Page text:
This ensures the image before your eyes - with the LCD offered in lieu of any eye-level viewfinder with which to alternatively frame shots - feels very life-like.

Also when panning around any interiors, which in some models can introduce a ghosting effect or screen lag, we were rewarded with a very smooth and consistent image. So, while there might not be the facility to clip on an accessory viewfinder here, considering what the GM1 is and who it's aimed at we didn't miss it.

If we've one minor grumble it's that the touch sensitive on-screen operational icons are as small as the physical buttons on the GM1's back, occasionally making for fiddly/awkward selection.

But having said that, the list of options in the main menus, thankfully provided on thicker elongated lozenge shaped 'bars', is much easier to activate with a finger tap.

Plus, as with all other Lumix G series cameras, it's not essential to utilise the screen for operation, as there are sufficient physical controls to get at all of the camera's core functionality. But it does at least provide a best of both worlds approach for the user.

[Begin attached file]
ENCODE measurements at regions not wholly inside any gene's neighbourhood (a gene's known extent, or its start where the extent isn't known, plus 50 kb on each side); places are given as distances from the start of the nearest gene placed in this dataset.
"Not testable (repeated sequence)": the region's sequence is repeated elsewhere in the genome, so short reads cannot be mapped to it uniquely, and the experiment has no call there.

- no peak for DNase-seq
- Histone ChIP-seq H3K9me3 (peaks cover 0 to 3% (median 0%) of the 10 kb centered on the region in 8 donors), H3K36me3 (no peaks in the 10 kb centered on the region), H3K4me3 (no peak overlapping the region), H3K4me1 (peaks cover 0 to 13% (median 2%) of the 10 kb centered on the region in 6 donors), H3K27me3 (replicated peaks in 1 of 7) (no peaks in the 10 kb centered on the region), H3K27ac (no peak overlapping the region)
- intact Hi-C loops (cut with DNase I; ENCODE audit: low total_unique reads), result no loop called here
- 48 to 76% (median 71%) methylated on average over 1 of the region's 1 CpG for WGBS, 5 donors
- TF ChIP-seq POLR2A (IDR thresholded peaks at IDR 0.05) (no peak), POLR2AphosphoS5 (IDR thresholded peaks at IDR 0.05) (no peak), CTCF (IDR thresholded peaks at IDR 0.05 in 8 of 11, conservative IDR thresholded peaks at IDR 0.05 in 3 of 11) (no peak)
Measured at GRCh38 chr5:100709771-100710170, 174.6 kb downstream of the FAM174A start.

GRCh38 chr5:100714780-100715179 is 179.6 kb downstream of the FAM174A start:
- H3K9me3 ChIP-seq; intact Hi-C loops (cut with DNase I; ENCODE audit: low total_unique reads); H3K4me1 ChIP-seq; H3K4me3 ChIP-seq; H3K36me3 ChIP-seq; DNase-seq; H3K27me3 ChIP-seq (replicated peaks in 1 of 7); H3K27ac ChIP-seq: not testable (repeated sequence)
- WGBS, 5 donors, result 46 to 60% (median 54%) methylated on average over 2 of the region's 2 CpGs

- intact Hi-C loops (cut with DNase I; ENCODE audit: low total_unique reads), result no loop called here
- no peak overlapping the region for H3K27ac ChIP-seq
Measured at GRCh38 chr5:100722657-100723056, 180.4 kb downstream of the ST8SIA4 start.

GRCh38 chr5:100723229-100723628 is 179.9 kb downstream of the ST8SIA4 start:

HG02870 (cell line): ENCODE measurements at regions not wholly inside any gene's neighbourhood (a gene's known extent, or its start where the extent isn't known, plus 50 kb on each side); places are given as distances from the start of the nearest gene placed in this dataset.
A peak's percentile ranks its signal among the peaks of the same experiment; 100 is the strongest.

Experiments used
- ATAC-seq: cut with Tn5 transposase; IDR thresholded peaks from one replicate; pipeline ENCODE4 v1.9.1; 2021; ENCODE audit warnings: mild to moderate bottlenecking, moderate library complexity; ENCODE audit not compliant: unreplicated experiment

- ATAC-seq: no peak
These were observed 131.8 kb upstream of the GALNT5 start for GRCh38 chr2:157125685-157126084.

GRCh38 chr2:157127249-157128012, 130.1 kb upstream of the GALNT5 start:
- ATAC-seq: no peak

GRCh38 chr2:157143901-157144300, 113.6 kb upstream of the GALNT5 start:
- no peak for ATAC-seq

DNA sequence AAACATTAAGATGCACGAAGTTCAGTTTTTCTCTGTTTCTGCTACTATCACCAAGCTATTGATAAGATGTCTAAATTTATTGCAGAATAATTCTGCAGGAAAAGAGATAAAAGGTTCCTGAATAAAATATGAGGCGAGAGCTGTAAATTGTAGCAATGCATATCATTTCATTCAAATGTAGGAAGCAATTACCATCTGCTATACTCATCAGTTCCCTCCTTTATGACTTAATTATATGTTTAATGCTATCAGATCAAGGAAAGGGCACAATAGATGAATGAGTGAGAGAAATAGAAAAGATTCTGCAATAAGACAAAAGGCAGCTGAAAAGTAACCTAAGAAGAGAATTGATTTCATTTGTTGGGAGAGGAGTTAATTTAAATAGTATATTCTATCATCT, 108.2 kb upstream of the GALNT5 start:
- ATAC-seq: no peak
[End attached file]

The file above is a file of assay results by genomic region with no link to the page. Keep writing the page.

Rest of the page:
Panasonic Lumix DMC-GM1: Battery

The battery life of Panasonic's GM1 compares favourably with the recent Nikon AW1 waterproof CSC in offering 220 shots from a full charge of its supplied lithium ion battery, while still falling short of the 330 images or thereabouts offered by its most power proficient rivals.

So-so, but far from disgraceful, particularly when compared with most point and shoots that it resembles.

Panasonic Lumix DMC-GM1: Picture quality